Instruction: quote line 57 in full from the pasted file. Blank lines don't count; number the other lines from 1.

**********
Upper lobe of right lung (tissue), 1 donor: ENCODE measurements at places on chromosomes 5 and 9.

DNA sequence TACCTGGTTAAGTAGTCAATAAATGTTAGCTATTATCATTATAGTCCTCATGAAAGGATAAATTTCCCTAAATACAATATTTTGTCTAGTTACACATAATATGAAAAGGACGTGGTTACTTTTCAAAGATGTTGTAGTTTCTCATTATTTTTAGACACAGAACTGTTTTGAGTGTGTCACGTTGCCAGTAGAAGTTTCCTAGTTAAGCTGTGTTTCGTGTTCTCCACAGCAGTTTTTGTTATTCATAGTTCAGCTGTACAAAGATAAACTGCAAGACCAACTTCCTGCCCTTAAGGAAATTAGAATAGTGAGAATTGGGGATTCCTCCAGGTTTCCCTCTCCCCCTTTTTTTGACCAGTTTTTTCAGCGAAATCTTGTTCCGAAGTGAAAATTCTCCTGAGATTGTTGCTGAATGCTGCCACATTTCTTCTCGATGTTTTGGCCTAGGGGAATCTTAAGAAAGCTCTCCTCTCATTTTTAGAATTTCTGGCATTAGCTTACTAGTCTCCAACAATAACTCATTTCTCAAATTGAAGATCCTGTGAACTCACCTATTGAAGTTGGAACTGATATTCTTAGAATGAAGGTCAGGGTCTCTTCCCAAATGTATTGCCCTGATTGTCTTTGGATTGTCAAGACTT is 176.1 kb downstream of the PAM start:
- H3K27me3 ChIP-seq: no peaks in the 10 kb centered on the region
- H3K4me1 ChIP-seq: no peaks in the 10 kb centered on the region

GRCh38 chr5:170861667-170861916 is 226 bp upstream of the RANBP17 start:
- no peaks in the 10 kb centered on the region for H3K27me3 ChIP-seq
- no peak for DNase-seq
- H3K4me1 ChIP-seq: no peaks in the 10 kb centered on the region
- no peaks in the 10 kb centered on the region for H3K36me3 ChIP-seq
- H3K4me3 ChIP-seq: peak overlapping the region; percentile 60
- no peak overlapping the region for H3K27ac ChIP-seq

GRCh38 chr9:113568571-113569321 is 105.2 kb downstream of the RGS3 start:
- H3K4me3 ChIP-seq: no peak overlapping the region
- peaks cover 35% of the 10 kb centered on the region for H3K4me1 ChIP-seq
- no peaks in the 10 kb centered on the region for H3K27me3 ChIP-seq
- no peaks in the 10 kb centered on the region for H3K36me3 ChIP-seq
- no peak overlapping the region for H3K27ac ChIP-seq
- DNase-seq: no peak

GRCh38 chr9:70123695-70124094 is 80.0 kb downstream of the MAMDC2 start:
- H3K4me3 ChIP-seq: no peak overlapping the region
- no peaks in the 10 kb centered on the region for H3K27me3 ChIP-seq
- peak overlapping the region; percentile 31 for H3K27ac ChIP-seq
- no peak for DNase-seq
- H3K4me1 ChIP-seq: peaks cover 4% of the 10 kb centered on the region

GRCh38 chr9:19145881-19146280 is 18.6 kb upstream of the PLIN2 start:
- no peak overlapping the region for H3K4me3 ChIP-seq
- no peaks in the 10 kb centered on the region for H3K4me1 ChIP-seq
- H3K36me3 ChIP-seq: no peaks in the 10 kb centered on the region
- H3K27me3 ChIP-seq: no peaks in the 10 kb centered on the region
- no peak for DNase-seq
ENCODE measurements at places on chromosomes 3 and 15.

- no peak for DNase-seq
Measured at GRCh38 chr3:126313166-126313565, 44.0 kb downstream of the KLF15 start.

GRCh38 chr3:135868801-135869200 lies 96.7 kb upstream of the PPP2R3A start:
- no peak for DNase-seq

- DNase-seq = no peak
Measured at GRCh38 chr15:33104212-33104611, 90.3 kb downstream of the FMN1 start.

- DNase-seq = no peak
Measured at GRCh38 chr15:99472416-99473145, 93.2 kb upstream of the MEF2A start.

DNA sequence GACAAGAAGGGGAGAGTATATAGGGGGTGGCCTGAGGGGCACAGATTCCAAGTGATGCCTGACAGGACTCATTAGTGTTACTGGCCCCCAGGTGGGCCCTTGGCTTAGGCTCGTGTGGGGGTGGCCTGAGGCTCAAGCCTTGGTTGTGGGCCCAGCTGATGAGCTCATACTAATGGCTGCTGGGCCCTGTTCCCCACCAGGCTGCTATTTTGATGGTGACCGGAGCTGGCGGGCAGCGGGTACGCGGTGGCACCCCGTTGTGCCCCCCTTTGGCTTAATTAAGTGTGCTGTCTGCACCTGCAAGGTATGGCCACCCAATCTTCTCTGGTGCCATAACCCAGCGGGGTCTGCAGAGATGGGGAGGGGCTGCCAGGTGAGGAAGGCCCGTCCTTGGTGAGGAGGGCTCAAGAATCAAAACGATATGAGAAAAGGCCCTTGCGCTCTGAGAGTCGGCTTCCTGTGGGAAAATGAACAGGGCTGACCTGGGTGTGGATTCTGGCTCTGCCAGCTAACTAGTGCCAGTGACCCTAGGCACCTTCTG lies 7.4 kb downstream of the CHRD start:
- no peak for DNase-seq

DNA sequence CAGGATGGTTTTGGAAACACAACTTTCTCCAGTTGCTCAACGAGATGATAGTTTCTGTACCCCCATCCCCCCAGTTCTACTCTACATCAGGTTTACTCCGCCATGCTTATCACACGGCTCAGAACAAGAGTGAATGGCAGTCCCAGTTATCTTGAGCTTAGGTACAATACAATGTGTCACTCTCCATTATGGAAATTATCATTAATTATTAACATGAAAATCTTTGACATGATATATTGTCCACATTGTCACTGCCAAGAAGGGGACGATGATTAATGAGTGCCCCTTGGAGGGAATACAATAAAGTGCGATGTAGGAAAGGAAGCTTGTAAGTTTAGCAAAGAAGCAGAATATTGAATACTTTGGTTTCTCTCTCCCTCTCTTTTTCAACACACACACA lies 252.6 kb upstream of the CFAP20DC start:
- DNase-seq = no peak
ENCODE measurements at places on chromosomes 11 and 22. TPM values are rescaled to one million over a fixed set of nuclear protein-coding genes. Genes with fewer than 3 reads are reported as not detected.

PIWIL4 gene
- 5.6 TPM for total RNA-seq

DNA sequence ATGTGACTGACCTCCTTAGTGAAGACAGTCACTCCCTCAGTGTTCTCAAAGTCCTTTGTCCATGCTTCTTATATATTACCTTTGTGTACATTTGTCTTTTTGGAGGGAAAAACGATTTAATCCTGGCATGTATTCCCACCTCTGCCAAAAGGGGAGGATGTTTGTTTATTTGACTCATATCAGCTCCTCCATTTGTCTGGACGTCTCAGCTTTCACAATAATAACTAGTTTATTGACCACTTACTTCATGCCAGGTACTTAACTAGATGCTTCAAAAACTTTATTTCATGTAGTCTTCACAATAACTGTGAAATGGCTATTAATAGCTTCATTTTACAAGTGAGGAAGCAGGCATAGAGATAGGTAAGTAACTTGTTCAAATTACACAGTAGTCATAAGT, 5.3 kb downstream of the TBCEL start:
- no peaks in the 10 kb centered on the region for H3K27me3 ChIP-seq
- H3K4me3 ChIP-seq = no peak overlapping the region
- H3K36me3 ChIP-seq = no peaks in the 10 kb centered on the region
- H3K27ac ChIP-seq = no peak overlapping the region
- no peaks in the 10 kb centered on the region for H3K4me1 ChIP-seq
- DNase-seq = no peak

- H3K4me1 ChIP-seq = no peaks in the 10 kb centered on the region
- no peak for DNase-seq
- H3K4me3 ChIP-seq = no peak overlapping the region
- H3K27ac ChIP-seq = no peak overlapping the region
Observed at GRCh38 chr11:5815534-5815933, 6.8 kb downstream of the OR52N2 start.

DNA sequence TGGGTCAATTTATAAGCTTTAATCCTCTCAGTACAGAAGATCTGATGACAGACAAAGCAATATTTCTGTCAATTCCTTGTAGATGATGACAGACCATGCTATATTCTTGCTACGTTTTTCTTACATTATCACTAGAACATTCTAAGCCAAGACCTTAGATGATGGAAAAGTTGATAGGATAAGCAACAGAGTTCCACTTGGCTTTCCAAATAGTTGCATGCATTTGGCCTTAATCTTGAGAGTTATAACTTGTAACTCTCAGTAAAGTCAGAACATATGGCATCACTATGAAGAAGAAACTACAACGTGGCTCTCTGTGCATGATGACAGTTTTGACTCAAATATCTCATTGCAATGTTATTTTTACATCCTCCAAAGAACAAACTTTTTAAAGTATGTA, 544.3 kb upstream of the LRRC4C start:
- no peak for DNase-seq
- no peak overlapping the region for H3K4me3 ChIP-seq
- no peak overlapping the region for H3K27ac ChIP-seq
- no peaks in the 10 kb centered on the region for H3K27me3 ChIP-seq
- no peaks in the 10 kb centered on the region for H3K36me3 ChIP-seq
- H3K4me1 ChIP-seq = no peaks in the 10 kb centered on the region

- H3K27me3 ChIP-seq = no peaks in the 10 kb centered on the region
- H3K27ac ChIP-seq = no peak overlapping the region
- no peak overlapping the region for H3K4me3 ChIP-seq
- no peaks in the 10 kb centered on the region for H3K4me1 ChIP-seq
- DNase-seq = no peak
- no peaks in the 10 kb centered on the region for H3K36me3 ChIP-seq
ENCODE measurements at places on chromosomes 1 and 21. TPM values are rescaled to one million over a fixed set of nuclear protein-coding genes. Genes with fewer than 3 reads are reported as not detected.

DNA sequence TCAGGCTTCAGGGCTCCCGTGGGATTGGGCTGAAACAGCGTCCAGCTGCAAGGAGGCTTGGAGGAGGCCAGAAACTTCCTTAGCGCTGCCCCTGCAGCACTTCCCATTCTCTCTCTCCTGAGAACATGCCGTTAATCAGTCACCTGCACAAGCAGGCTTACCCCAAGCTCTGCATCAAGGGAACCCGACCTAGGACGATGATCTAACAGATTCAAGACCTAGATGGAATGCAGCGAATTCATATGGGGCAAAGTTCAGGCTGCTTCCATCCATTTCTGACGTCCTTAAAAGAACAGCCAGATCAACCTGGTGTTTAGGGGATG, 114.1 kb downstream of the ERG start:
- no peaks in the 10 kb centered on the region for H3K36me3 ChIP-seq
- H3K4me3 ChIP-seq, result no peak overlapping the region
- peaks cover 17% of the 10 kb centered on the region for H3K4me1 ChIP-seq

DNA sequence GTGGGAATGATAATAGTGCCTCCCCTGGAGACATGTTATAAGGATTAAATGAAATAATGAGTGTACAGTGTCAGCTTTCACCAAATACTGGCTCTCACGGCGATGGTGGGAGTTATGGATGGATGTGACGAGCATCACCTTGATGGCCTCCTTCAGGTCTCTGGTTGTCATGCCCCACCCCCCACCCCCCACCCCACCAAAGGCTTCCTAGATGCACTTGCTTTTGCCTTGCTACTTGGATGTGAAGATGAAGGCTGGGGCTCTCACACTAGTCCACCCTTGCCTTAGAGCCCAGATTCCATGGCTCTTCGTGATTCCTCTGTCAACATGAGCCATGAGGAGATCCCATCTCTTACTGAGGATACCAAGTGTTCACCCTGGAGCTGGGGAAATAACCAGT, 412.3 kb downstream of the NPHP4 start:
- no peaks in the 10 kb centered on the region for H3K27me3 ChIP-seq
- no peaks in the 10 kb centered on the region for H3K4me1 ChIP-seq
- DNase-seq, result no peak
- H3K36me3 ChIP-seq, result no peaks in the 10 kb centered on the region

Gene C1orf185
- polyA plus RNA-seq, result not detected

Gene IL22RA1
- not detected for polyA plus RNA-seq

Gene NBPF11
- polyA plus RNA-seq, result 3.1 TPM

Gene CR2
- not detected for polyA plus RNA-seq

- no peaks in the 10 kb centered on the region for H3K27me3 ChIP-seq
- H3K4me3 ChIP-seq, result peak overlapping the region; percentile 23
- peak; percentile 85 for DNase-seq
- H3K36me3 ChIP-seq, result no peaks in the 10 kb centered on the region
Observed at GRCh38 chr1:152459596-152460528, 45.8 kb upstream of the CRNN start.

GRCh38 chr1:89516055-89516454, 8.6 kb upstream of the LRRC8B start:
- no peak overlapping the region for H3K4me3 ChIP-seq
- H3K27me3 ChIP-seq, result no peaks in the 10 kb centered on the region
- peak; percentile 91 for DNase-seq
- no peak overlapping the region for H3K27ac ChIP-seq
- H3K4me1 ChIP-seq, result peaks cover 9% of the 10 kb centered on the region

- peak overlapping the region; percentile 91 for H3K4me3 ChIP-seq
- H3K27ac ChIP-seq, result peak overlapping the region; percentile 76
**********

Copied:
- H3K27ac ChIP-seq = no peak overlapping the region